PITTSBURGH — When cornerback Cameron Sutton officially hit free agency last week, a void opened in the Pittsburgh Steelers’ locker room.
It started expanding into a gaping hole when Sutton agreed to a three-year, $33 million deal with the Detroit Lions on the first day of free agency’s legal tampering period.
Not only would the Steelers be without one of their most cerebral, versatile defensive backs, it also left the group without one of its most veteran and consistent voices in an otherwise young position group.
That void didn’t last long, though.
Hours after losing Sutton, the Steelers agreed to terms with a replacement of sorts in adding Pro Bowler Patrick Peterson on a two-year deal. With a reputation for being an aggressive, elite corner, Peterson fills a physical hole in the lineup, but more than that, he instantly becomes the veteran voice in the room with nearly twice as much NFL experience as the next-oldest corner. It’s a role Peterson, 32, relishes.
“I’m the oldest of five, so it’s kind of in my nature ever since I could remember,” said Peterson, who has 12 years of NFL experience. Arthur Maulet, 29, is the closest on the Steelers with seven years. “No one has to tell me, ‘We think you should help this guy out.’ What I’ve done so far in my career, I feel like I have so much that I can share on to the next generation. Why would I want to hold on to that? I want to continue seeing guys play as long as they want, accomplish the goals that they set out for themselves. So, if there’s a nugget or any advice that I can give them, I’m all for it.”
Once a 20-year-old first-round pick by the Arizona Cardinals in 2011, Peterson grew into an elder statesman in the locker room during a 10-year stretch, mentoring players including fellow LSU product Tyrann Mathieu and Byron Murphy Jr., who recently signed with the Vikings to replace his former teammate.
“Pat Pete, he’s been my mentor since my rookie year,” Murphy told Minnesota reporters after signing. “So that’s like my big brother. … That’s my guy.
“I would say from day one, he was like, ‘You ready to work?”’ Murphy said. “I’m just like, ‘I’m ready to work.’ … He’s been there as an older brother, mentor, kind of coaching me through my ways, telling me to get better at this, even taking notes watching him doing those things, just pass down to the younger guys.”
Though the Steelers signed Peterson to a two-year deal, they could still add to the position in the NFL draft to further solidify the future of the defensive backs. If the organization goes that route, it could target Penn State product Joey Porter Jr. or Georgia’s Kelee Ringo.
Bryant McFadden, Peterson’s cousin and a former Steeler cornerback himself, believes having Peterson in the fold will greatly benefit any young corner the Steelers bring in.
“Where the Steelers are located at in the draft [No. 17], they’re able to take a corner in the first round,” McFadden said. “… Whatever they do in the draft in regards to the additions that they will make in the secondary is huge because now whoever that young corner is, if it’s Joey Porter Jr., [you tell him], ‘Man, Joey, follow Pat P. Learn from Pat P. Soak up as much as you can from him. Watch tape with him, talk to him away from the facility. Pick his brain. … The coaches love that type of leadership because that makes their job easy.”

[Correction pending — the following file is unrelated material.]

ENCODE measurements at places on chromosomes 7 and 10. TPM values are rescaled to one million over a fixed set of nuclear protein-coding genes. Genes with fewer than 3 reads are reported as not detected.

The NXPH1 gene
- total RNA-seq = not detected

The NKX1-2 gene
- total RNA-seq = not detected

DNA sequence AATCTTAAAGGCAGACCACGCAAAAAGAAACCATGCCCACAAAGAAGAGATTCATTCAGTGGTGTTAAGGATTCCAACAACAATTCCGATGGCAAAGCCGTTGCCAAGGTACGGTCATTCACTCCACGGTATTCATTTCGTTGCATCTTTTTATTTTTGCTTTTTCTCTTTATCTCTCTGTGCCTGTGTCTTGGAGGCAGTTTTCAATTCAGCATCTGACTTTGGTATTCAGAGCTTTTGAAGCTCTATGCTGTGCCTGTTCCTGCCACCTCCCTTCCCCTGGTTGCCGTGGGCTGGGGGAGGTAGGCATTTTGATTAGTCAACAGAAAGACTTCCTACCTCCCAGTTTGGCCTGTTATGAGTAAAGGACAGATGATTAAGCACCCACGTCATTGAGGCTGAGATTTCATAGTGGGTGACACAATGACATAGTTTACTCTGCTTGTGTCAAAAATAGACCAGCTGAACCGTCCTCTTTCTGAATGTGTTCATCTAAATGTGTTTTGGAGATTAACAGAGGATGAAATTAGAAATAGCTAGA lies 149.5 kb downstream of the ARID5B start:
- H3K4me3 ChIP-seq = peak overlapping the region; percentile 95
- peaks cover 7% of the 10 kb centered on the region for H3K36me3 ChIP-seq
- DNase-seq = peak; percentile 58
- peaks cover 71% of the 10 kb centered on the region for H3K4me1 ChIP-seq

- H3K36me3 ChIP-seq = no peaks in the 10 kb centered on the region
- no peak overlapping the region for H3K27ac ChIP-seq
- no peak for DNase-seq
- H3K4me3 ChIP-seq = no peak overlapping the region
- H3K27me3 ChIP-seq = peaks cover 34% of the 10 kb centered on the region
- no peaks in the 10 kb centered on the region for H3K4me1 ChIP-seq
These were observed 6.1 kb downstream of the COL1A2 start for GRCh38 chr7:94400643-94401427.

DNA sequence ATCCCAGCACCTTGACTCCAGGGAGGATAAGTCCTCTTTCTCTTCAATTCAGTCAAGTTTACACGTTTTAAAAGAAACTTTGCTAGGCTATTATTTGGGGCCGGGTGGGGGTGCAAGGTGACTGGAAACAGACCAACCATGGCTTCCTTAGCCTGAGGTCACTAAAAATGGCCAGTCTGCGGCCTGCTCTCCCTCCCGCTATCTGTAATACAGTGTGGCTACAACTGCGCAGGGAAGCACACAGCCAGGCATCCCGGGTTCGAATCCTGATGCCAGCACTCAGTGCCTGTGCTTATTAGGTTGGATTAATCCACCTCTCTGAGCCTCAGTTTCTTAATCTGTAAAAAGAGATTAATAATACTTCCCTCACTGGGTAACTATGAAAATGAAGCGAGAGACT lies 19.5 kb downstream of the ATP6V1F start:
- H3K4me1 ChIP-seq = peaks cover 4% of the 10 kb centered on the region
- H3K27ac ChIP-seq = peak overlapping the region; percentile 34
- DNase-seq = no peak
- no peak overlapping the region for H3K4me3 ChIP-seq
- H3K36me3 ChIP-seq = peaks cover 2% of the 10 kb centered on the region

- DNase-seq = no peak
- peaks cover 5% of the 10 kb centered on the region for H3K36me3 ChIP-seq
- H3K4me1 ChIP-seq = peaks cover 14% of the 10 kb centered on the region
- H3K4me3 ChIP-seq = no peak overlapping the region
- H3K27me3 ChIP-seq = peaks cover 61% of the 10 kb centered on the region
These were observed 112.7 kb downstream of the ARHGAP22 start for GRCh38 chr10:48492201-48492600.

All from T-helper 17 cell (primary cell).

McFadden, who hosts a podcast with Peterson, is nearly a decade older than his cousin, and Peterson had the benefit of watching and shadowing McFadden throughout his career.
When McFadden was drafted by the Steelers in the second round of the 2005 draft, he brought his younger cousin around for offseason training sessions with older Steelers in Florida.
Peterson was already the kind of guy people gravitated toward, McFadden said, but exposure to veterans like Ike Taylor and James Farrior taught him how to be a leader and help the next wave of players when it was his turn.
“He used to listen to our stories,” McFadden said. “He used to listen to us talk. He used to listen to us talk about other guys in other organizations where they’re not doing things the right way. And he was a very observant guy as a young kid. So when he became a professional, he kind of had the blueprint already.”
As a player who spent six total seasons and won two Super Bowls with the Steelers, McFadden especially recognizes the value in having a veteran in the room. Before he became one of those voices in his second stint with the Steelers, he learned from players such as Taylor and Deshea Townsend. Though the Steelers have some knowledge remaining in Levi Wallace and Maulet, Peterson’s 10-year stretch in Arizona and two-year stint in Minnesota — along with the experience of growing up with McFadden — will be hugely beneficial to replenishing and strengthening the position with younger players.
“Anytime you can add a future Hall of Famer to your team and a guy who’s still playing real good football, you take that and you run with it,” McFadden said. “Because what he can provide to the room is something that most coaches can’t provide with his experience. Being in the fire, knowing what it takes coming into the league as a young pup, dominating and being able to sustain that level of play throughout this career, that’s important.
“A lot of organizations, when they get rid of some of the older vets, you got a young guy learning from a young guy. That’s an accident waiting to happen.”